Grado Laboratories offers three families of phono cartridges: the Prestige, Reference, and Statement series, in ascending order of performance. I reviewed the top Prestige model, the Prestige Gold ($180), in Issue 172 and found it offered terrific performance for the money with only a few minor, easy-to-listen-through sonic drawbacks. The experience piqued my curiosity and left me wondering what higher-end Grado models are like. To find out, I decided to try the next model up the line: namely, the $350 Reference Platinum 1. But before we discuss that cartridge’s sound, let me supply some background.
All Grado cartridges are moving-iron designs that use a “flux-bridger” generator system. The low-cost Prestige models feature metal-shielded plastic bodies with user-replaceable styli, while the upscale References incorporate numerous performance-oriented enhancements. First, Reference cartridges feature hand-made mahogany bodies with tapped mounting holes in their top surfaces. Next, Reference stylus/generator-modules are permanently installed—a change that allows “a redesigned one-piece magnetic circuit and a reduction of chassis resonances.” Finally, Reference stylus/cantilever assemblies have 10% lower tip mass than Prestige models for improved tracking and reduced distortion. On paper, Reference models promise better sound than their Prestige counterparts and in practice they deliver in spades.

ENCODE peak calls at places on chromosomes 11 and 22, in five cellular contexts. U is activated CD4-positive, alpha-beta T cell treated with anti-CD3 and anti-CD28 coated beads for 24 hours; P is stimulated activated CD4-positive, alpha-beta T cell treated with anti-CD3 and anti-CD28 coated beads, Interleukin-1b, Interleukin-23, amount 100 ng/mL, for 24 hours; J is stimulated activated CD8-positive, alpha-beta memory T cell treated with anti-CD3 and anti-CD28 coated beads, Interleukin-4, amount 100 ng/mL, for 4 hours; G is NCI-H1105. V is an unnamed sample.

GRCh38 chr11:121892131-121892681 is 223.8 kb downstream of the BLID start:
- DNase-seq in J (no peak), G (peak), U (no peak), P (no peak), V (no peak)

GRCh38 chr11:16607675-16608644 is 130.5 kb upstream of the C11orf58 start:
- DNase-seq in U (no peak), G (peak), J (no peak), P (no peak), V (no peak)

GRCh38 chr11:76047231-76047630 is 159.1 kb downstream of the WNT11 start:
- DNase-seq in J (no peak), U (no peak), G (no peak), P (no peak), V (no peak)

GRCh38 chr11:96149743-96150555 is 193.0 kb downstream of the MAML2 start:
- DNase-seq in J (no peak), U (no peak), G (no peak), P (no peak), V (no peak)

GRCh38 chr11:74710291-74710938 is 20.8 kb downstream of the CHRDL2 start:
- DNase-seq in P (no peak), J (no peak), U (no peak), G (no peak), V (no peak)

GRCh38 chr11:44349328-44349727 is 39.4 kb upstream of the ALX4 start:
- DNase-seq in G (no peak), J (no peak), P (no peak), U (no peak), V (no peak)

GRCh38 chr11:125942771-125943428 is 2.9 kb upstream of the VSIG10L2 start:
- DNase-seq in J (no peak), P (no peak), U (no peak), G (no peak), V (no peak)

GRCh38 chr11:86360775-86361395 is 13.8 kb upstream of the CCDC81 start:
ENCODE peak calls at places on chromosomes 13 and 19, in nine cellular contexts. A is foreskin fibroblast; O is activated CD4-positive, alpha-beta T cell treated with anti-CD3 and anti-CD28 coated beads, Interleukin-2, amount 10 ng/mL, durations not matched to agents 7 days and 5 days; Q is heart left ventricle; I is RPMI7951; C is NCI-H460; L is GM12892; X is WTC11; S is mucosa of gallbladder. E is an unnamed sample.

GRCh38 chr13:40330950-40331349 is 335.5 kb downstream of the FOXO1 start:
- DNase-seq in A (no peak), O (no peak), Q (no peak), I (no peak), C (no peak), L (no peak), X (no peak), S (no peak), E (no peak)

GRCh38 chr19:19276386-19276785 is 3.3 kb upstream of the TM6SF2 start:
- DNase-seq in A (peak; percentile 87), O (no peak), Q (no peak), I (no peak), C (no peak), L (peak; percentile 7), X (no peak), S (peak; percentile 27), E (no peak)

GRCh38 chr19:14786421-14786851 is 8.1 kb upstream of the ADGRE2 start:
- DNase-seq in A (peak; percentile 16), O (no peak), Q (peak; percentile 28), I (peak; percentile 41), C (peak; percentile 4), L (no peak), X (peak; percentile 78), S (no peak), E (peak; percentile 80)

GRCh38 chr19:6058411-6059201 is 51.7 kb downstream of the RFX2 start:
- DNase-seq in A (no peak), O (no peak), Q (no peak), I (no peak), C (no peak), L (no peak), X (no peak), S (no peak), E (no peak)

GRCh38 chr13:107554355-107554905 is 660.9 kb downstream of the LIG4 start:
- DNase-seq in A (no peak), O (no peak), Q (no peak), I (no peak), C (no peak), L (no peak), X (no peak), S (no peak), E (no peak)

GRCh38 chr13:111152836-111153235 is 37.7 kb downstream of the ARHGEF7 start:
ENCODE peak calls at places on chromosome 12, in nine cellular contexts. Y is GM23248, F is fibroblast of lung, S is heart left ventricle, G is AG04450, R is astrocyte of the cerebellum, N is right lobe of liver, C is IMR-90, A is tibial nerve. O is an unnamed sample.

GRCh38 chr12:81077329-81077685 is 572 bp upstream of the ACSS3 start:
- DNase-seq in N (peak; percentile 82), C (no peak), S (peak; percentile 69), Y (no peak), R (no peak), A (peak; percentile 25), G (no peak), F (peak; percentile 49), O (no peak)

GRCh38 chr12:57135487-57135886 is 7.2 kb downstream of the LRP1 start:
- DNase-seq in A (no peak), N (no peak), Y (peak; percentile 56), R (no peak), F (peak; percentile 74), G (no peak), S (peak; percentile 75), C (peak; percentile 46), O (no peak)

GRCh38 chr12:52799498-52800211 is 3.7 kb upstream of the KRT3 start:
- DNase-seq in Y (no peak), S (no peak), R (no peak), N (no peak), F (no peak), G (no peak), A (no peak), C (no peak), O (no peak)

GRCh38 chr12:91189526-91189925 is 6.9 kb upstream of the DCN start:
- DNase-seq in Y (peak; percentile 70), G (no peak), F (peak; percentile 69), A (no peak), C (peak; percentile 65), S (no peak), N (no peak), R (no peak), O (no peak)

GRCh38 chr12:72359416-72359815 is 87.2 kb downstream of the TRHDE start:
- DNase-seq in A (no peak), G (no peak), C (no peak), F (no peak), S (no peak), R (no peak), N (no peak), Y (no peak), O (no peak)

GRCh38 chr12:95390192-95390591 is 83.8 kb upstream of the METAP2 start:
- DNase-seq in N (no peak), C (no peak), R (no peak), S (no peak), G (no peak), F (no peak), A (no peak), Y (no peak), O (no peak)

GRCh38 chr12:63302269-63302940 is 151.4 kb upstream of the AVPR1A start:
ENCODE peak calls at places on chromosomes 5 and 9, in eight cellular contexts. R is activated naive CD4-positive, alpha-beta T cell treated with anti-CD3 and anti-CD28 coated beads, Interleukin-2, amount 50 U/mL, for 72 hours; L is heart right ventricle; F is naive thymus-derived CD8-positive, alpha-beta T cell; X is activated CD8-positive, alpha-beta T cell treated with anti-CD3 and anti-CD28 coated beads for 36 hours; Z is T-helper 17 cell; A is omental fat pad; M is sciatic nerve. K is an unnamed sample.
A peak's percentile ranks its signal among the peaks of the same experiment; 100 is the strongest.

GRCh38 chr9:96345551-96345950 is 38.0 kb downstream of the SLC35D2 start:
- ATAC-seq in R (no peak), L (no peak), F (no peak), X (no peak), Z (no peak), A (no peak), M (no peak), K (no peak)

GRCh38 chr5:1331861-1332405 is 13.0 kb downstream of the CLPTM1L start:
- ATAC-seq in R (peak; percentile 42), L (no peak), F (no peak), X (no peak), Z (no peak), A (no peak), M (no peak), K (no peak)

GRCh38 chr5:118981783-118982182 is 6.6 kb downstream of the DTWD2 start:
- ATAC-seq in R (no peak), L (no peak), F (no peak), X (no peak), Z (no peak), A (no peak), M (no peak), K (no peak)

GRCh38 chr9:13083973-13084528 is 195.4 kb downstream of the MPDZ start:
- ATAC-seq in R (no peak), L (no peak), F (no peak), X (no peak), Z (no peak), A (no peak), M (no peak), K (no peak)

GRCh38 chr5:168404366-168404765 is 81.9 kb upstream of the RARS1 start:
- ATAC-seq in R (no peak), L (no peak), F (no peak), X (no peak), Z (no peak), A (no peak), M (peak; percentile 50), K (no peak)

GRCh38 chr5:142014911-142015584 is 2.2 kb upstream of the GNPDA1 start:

From the moment I installed the Platinum it served up markedly more refined sound than the Prestige Gold had, and in almost every way. Most notably, the Platinum provides an across-the-board increase in resolution that enables it to compete on a nearly even footing with moving-coil cartridges roughly three times its price. Where the Prestige Gold offers potent bass marred by a narrow band of lower midbass emphasis, the Platinum’s bass is tighter, more neutrally voiced, and much more authoritative. Finally, the Platinum offers significantly better tracking capabilities, remaining sweet and smooth except when provoked by severely bright-sounding or over-modulated passages.
One recording that shows the Platinum’s positive qualities is Ralph Towner’s Solstice [ECM], featuring Towner on guitar, Jan Garbarek on sax, Eberhard Weber on bass, and Jon Christensen on drums. Some pundits say ECM LPs have a characteristically dry, bright sound, but the Grado proves that discs like Solstice have richer and more soulful qualities, too. For example, where many cartridges make Garbarek’s sax sound painfully austere, the Grado instead turns this “austerity” into a plaintive and almost-human vocal quality that is heartbreakingly beautiful. Similarly, where many cartridges impart a thin, steely sound when reproducing Weber’s upright electric bass, the Grado (quite realistically) demonstrates that the instrument has a clear yet surprisingly deep, full-bodied voice. My point is that Platinum seems to have a design brief that reads, “When in doubt, put musicality first.”
Here’s the bottom line: Grado’s Reference Platinum isn’t a “state-of-the-art” cartridge (it could use more openness, detail, and high-frequency “air”), but it exhibits more top-tier performance attributes and delivers greater musical enjoyment per dollar than any other $300 cartridge I’ve heard. As my wife said after hearing the Grado, “When you can get this close to greatness for $300, it almost seems crazy to spend thousands more chasing incremental improvements.” Food for thought, don’t you think?